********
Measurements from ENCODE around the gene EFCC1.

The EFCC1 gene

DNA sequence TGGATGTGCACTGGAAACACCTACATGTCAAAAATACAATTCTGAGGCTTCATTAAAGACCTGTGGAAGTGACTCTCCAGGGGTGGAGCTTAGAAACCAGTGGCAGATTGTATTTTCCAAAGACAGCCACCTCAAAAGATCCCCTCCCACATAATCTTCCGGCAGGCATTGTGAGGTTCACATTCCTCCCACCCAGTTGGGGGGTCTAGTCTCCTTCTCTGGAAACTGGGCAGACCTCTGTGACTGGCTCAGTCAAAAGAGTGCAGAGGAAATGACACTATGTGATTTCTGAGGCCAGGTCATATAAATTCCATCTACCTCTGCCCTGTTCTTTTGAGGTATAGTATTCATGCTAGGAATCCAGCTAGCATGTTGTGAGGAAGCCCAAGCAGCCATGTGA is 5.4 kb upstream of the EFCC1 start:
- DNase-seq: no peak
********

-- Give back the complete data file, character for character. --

Measurements from ENCODE around the gene EFCC1.

The EFCC1 gene

DNA sequence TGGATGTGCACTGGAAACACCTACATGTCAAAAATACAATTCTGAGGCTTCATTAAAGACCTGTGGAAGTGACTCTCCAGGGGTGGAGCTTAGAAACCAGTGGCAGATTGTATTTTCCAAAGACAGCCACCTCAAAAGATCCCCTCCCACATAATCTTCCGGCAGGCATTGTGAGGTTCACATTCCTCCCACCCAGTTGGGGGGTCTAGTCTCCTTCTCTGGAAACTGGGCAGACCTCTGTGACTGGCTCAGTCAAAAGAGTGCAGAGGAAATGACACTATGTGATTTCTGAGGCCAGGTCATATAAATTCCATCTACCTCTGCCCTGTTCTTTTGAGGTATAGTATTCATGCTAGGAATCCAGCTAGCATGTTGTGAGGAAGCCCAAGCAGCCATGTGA is 5.4 kb upstream of the EFCC1 start:
- DNase-seq: no peak